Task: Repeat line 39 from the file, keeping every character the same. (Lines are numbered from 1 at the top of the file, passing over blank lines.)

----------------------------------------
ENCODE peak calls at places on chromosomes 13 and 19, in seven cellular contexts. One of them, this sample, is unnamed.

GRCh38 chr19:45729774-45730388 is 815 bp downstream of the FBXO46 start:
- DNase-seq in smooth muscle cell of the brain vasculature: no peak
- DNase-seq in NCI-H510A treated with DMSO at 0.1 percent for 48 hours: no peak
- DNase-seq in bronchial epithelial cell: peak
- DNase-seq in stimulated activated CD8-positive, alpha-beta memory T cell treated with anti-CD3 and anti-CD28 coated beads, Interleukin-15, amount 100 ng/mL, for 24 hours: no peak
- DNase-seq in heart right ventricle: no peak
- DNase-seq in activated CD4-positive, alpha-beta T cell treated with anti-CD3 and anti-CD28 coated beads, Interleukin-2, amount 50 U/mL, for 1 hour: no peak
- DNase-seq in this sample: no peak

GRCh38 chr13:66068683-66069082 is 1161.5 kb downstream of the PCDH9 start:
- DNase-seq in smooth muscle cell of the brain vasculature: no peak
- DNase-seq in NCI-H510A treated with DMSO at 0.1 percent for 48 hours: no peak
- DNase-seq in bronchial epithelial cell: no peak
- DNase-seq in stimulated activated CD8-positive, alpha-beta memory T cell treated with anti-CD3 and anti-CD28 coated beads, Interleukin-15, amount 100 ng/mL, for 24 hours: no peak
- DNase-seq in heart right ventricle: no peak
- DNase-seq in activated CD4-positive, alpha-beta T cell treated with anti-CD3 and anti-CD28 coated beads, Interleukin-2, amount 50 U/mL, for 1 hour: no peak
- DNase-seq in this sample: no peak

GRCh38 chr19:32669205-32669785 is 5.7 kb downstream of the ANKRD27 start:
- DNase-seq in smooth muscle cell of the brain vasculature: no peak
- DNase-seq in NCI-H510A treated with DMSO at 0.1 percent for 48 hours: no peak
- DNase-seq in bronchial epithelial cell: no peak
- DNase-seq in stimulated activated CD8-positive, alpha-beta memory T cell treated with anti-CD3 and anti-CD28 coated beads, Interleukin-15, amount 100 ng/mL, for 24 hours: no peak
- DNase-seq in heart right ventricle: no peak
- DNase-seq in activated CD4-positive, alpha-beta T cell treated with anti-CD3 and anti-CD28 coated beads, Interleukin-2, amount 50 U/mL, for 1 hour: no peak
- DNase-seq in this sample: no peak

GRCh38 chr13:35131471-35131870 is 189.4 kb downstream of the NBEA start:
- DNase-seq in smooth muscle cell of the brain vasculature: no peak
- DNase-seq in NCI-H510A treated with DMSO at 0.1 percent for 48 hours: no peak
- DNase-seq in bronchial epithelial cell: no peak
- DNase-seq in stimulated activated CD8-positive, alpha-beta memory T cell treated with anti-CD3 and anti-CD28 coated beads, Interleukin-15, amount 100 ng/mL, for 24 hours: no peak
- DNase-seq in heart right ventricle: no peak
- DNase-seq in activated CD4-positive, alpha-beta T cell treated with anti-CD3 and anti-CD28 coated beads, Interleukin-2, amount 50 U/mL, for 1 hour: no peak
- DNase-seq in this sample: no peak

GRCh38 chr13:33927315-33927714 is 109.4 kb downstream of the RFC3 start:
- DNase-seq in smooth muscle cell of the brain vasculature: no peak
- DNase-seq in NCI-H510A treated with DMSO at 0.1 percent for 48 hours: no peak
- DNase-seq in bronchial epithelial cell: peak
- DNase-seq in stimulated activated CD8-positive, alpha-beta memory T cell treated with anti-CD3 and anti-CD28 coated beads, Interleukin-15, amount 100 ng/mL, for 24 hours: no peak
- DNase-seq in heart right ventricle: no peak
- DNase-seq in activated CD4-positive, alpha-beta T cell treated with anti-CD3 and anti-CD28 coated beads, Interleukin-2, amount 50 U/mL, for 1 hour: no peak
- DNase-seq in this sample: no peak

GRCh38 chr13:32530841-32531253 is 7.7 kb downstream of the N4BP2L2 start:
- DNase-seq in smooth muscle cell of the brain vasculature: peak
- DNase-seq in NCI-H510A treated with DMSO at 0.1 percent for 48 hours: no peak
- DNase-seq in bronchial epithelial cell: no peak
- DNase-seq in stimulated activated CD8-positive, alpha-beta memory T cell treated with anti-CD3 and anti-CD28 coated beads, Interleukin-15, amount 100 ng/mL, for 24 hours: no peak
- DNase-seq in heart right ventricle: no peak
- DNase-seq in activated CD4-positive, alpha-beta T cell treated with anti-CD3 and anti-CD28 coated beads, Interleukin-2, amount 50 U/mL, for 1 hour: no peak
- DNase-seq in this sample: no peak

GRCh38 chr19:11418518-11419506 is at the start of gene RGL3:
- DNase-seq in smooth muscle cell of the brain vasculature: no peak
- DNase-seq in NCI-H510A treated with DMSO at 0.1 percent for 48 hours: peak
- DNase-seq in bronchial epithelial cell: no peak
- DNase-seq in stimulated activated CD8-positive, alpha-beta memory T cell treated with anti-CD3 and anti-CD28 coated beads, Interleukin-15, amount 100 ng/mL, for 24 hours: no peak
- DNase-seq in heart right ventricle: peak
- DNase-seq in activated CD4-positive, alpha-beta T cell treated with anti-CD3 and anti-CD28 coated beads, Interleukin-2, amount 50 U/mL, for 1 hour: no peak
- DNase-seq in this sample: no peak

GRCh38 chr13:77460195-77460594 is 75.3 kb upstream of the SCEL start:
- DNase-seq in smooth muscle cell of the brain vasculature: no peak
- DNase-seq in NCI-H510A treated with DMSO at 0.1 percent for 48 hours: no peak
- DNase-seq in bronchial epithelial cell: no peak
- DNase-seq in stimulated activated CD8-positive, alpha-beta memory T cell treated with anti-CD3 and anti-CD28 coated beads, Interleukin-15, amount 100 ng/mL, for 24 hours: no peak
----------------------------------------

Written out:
- DNase-seq in heart right ventricle: no peak